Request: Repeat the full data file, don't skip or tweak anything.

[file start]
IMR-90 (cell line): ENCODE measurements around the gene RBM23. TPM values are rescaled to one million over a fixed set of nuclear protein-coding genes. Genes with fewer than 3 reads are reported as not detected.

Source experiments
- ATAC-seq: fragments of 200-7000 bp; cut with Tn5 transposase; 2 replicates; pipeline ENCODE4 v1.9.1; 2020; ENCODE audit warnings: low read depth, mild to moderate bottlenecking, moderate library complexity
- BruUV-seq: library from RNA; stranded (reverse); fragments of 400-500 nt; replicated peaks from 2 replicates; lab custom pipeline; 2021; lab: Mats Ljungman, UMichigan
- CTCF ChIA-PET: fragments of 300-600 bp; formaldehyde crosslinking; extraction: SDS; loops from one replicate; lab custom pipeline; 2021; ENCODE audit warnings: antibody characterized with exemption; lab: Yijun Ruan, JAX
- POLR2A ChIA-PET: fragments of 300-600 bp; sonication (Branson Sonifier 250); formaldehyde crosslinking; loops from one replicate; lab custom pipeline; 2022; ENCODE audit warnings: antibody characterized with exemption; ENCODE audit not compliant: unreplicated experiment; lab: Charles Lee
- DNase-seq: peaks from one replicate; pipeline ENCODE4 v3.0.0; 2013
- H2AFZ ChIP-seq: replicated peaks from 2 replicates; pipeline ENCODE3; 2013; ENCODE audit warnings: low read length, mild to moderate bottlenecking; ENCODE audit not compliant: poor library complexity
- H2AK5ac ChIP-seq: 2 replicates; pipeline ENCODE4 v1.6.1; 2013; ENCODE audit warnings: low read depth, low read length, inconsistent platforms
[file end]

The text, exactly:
IMR-90 (cell line): ENCODE measurements around the gene RBM23. TPM values are rescaled to one million over a fixed set of nuclear protein-coding genes. Genes with fewer than 3 reads are reported as not detected.

Source experiments
- ATAC-seq: fragments of 200-7000 bp; cut with Tn5 transposase; 2 replicates; pipeline ENCODE4 v1.9.1; 2020; ENCODE audit warnings: low read depth, mild to moderate bottlenecking, moderate library complexity
- BruUV-seq: library from RNA; stranded (reverse); fragments of 400-500 nt; replicated peaks from 2 replicates; lab custom pipeline; 2021; lab: Mats Ljungman, UMichigan
- CTCF ChIA-PET: fragments of 300-600 bp; formaldehyde crosslinking; extraction: SDS; loops from one replicate; lab custom pipeline; 2021; ENCODE audit warnings: antibody characterized with exemption; lab: Yijun Ruan, JAX
- POLR2A ChIA-PET: fragments of 300-600 bp; sonication (Branson Sonifier 250); formaldehyde crosslinking; loops from one replicate; lab custom pipeline; 2022; ENCODE audit warnings: antibody characterized with exemption; ENCODE audit not compliant: unreplicated experiment; lab: Charles Lee
- DNase-seq: peaks from one replicate; pipeline ENCODE4 v3.0.0; 2013
- H2AFZ ChIP-seq: replicated peaks from 2 replicates; pipeline ENCODE3; 2013; ENCODE audit warnings: low read length, mild to moderate bottlenecking; ENCODE audit not compliant: poor library complexity
- H2AK5ac ChIP-seq: 2 replicates; pipeline ENCODE4 v1.6.1; 2013; ENCODE audit warnings: low read depth, low read length, inconsistent platforms